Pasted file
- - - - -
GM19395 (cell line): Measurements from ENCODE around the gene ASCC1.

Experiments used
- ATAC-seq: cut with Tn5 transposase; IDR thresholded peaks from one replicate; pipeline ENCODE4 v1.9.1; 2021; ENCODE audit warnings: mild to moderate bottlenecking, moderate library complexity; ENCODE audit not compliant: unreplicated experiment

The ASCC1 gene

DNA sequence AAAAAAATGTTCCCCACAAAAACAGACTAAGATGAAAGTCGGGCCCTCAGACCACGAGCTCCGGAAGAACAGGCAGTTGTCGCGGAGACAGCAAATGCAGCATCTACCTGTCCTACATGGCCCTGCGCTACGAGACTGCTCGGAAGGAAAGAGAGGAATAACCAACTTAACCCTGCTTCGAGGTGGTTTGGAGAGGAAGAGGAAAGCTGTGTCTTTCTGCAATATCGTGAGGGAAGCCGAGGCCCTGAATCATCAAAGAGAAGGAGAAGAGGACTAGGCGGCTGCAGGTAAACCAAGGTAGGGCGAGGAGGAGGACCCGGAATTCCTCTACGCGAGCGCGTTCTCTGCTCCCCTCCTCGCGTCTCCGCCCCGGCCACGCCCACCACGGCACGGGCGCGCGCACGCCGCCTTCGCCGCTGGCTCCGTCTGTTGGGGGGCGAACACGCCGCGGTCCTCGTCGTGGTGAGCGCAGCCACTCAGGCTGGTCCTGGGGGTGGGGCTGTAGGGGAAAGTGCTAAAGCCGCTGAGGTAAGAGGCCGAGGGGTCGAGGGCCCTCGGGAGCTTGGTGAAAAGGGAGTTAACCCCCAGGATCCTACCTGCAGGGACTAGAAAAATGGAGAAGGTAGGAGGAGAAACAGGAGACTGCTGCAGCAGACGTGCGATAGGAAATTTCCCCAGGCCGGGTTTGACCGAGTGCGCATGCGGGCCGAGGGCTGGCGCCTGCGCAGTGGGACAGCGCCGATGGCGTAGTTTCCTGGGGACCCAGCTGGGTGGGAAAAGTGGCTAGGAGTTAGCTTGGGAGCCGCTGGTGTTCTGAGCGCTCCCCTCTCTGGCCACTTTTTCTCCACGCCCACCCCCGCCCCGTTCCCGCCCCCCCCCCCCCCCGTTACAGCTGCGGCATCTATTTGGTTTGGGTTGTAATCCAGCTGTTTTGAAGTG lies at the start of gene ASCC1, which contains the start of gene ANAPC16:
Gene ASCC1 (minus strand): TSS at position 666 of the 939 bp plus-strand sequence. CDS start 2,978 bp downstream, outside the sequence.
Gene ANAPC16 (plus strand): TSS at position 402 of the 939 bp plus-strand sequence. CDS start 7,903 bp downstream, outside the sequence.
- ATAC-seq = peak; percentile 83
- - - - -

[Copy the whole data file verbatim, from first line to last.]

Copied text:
GM19395 (cell line): Measurements from ENCODE around the gene ASCC1.

Experiments used
- ATAC-seq: cut with Tn5 transposase; IDR thresholded peaks from one replicate; pipeline ENCODE4 v1.9.1; 2021; ENCODE audit warnings: mild to moderate bottlenecking, moderate library complexity; ENCODE audit not compliant: unreplicated experiment

The ASCC1 gene

DNA sequence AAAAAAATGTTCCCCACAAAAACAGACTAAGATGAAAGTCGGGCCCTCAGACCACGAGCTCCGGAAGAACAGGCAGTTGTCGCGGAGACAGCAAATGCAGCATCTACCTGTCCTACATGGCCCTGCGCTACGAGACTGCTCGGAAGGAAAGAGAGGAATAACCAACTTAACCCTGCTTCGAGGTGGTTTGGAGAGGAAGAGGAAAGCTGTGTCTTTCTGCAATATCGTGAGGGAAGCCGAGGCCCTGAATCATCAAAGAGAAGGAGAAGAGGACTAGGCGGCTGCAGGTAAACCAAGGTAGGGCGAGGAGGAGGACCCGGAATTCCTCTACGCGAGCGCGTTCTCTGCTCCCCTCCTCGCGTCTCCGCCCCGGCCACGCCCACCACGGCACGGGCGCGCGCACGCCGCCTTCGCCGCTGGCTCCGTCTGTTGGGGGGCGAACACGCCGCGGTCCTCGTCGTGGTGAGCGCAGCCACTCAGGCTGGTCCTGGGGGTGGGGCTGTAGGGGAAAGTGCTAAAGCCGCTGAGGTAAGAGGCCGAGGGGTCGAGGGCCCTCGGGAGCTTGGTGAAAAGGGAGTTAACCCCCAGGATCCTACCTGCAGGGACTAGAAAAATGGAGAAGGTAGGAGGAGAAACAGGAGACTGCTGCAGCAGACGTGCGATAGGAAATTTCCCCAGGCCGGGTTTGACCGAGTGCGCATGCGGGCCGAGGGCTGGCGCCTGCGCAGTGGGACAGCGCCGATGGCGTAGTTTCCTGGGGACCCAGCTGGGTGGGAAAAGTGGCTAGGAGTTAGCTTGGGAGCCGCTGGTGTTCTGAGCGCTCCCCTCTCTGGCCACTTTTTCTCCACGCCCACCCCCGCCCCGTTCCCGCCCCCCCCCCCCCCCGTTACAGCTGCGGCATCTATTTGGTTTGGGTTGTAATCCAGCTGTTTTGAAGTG lies at the start of gene ASCC1, which contains the start of gene ANAPC16:
Gene ASCC1 (minus strand): TSS at position 666 of the 939 bp plus-strand sequence. CDS start 2,978 bp downstream, outside the sequence.
Gene ANAPC16 (plus strand): TSS at position 402 of the 939 bp plus-strand sequence. CDS start 7,903 bp downstream, outside the sequence.
- ATAC-seq = peak; percentile 83